Only about one-third of Social Security disability claims are approved at the application level. If you are denied, there are specific procedures you may follow to attempt to obtain your benefits. Here are the next steps to take if you are denied:

Reconsideration:

When a claim for Social Security disability benefits is denied at the initial level, the next step for a claimant in most states is to request “Reconsideration,” or a re-evaluation of your case. The case is then reviewed a second time and a new decision is made. Unfortunately, in nearly 90% of the cases, the reconsideration decision is the same as the initial decision—a denial. It is important that you file an appeal right away. Any appeal must be filed within 60 days of the date on the denial notice or you will be required to start the application process over again.

Request a hearing before an Administrative Law Judge (ALJ):

If you disagree with the reconsideration decision, you may ask for a hearing before an Administrative Law Judge (ALJ). Processing time varies by hearing office, but nationally, the average processing time for an ALJ hearing in 2016 is 380 days.  The hearing will be conducted by an Administrative Law Judge who had no part in the original decision or the reconsideration of your case. The hearing is usually held within 75 miles of your home. However,  McNamara Phelan McSteen has the technology to hold your hearing by a video conference in our office, rather than in person, thus eliminating the necessity of travel.  With video hearings, we can make the hearing more convenient for you and, often an appearance by video hearing can be scheduled faster than an in person appearance.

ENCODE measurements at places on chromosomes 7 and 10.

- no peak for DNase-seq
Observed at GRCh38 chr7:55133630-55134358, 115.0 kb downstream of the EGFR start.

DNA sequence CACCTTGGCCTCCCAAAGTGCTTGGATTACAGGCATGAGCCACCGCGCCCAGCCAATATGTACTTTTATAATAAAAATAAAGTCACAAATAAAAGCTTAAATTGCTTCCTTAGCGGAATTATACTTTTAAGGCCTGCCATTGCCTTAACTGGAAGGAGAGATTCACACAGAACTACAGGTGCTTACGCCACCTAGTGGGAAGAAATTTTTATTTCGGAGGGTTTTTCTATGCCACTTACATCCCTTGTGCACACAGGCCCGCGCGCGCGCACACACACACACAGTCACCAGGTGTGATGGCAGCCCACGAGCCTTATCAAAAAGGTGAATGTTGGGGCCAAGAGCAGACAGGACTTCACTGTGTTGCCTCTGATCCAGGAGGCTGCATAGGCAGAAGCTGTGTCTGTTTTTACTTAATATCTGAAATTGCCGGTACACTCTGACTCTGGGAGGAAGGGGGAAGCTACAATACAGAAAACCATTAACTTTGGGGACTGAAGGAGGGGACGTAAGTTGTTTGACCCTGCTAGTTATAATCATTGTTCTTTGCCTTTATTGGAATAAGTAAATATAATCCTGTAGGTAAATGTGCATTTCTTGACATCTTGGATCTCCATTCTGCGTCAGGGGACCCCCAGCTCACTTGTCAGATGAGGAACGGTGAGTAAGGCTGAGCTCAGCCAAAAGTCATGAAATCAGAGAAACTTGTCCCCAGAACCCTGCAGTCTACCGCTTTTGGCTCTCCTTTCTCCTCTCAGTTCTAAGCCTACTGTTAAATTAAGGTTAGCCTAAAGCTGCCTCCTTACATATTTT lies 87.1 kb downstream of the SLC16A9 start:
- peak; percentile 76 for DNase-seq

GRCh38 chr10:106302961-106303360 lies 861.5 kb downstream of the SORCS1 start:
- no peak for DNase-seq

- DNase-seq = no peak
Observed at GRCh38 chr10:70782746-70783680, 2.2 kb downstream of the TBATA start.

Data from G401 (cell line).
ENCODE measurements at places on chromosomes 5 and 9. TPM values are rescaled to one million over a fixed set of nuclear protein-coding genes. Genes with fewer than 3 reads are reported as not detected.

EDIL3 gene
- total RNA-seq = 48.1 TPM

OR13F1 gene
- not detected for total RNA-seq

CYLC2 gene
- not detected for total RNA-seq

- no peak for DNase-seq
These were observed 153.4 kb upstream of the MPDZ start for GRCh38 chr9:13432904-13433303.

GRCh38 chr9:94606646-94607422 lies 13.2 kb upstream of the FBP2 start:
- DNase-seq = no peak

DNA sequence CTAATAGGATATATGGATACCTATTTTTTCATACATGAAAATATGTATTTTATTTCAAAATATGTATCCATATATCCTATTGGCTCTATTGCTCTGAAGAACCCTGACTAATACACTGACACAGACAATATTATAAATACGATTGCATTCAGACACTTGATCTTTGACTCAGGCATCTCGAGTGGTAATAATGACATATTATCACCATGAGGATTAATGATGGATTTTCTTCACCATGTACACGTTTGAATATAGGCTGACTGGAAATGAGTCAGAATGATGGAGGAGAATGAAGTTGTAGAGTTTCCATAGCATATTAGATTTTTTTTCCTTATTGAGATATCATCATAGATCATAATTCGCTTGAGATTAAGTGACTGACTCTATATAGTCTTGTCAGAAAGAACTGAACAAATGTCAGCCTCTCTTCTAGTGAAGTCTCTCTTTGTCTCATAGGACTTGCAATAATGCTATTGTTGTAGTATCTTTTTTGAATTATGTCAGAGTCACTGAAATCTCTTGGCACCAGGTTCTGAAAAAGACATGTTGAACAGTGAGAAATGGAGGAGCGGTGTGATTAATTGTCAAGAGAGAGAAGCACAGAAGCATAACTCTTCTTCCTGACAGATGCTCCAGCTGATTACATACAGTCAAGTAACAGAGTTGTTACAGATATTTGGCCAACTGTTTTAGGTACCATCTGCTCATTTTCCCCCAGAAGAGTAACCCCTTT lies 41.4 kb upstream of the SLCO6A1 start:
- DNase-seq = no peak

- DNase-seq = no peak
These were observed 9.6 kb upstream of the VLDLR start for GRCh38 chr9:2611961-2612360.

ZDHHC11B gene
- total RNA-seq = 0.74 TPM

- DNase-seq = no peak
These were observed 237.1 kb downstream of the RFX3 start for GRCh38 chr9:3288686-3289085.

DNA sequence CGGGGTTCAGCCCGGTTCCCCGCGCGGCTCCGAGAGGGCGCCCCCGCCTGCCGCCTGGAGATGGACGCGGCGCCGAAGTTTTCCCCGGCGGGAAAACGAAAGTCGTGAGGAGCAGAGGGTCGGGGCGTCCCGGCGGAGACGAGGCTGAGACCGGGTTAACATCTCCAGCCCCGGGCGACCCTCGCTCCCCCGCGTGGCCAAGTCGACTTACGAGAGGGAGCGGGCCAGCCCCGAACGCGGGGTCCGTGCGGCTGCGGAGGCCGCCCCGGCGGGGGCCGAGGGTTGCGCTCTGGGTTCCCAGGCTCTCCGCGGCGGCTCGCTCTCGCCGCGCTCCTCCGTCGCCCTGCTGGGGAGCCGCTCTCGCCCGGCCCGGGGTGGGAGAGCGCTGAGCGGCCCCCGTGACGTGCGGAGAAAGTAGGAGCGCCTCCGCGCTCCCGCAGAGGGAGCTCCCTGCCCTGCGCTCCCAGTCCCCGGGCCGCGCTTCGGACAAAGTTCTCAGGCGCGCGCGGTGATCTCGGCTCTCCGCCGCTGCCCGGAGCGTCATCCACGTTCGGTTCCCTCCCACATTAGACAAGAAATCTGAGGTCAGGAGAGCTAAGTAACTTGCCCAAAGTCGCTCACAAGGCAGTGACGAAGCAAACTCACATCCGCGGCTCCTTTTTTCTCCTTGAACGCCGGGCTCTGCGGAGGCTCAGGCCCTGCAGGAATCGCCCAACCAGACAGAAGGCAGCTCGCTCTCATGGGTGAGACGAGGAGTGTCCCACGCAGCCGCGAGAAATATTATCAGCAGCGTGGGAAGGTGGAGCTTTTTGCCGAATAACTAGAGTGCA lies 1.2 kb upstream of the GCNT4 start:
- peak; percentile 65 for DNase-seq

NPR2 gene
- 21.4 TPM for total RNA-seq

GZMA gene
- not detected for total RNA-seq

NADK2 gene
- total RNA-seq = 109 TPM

At the hearing, the Administrative Law Judge will question you and any witnesses you bring. Other witnesses, such as medical or vocational experts, also may give testimony at the hearing. Your representative may question the witnesses. After the hearing, the judge will make a decision based on all the information in your case, including any new information you give. Social Security will send you a letter and a copy of the judge’s decision.

Request review by the Appeals Council

If your claim is denied at the ALJ hearing stage, you have the right to appeal to Social Security’s Appeals Council. The Appeals Council reviews hearing decisions, and has the power to “remand” or send cases back to judges when they make mistakes. It also reverses decisions in a small share of cases. It can take approximately a year to receive a decision from the Appeals Council.

Federal District Court complaint:

If you disagree with the Appeals Council’s decision or if the Appeals Council decides not to review your case, you may file a lawsuit in a Federal District Court. At this stage, it is important to understand that you have the right to representation. Consider getting help from McNamara Phelan Mcsteen — the sooner the better.

Ron Fladhammer has over 20 years of experience representing individuals who have been denied Social Security Disability and Supplemental Security Income benefits. Our office hosts one of the only video hearing location sites in the state of Illinois, so there is no need to travel to any other location to have your hearing held. Our success rate is outstanding, and if your case is not approved, there are no attorney fees.

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